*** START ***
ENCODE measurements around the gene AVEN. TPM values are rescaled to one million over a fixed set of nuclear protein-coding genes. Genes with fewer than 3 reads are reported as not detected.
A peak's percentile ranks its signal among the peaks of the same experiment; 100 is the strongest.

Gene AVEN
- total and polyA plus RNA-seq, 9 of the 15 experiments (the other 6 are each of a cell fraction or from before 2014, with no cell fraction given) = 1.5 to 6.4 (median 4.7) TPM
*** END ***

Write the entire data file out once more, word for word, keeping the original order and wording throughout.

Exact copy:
ENCODE measurements around the gene AVEN. TPM values are rescaled to one million over a fixed set of nuclear protein-coding genes. Genes with fewer than 3 reads are reported as not detected.
A peak's percentile ranks its signal among the peaks of the same experiment; 100 is the strongest.

Gene AVEN
- total and polyA plus RNA-seq, 9 of the 15 experiments (the other 6 are each of a cell fraction or from before 2014, with no cell fraction given) = 1.5 to 6.4 (median 4.7) TPM